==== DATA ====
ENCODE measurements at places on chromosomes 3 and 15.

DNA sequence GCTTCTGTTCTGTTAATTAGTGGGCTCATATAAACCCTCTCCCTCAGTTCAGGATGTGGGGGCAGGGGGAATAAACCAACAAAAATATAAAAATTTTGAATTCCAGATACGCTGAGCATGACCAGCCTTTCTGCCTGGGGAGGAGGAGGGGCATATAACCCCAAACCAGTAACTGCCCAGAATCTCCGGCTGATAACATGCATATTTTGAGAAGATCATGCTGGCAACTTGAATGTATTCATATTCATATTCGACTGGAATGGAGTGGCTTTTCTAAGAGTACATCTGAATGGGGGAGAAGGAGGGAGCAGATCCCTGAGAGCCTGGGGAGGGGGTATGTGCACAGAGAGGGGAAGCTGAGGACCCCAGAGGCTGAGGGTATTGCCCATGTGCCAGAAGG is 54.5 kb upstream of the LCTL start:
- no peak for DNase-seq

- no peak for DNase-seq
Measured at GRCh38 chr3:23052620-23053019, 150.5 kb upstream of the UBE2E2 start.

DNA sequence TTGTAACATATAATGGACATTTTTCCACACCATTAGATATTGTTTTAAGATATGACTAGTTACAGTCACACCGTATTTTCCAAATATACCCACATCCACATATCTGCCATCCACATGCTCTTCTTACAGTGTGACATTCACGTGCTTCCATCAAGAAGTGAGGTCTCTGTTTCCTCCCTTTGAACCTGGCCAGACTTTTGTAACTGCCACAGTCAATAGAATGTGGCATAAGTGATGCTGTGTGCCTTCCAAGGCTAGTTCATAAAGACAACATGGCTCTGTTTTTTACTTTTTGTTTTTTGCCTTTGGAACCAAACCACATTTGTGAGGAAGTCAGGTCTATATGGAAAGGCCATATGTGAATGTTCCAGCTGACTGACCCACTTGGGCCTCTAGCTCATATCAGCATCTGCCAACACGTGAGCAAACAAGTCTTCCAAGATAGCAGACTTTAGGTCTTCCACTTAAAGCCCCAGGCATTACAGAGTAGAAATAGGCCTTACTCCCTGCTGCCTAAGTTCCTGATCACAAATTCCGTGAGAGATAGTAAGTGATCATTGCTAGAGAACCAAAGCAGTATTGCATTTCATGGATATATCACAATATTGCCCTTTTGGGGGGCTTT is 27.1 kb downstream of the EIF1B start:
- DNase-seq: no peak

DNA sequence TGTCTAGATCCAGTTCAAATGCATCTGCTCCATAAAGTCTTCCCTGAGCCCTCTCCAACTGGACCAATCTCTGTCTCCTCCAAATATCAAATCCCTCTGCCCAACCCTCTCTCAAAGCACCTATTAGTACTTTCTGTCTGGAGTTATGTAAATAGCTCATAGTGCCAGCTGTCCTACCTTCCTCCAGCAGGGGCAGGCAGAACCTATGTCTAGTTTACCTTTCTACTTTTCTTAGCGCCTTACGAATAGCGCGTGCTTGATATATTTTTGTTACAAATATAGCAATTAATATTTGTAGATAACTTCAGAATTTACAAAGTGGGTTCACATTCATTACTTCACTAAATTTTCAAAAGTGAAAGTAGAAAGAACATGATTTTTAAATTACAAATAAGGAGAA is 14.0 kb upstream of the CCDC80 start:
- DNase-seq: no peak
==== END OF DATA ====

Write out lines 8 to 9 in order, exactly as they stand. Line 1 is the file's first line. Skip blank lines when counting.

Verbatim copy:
DNA sequence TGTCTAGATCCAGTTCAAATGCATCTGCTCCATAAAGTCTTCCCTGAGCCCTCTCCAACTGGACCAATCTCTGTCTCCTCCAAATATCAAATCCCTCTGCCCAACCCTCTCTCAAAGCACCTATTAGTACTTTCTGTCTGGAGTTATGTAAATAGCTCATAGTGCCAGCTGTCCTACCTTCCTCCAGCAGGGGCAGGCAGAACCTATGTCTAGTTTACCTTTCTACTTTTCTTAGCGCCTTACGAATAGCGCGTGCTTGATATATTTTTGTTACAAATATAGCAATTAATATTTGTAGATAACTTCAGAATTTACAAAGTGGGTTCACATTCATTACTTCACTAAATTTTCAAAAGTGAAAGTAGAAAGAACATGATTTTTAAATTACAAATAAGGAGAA is 14.0 kb upstream of the CCDC80 start:
- DNase-seq: no peak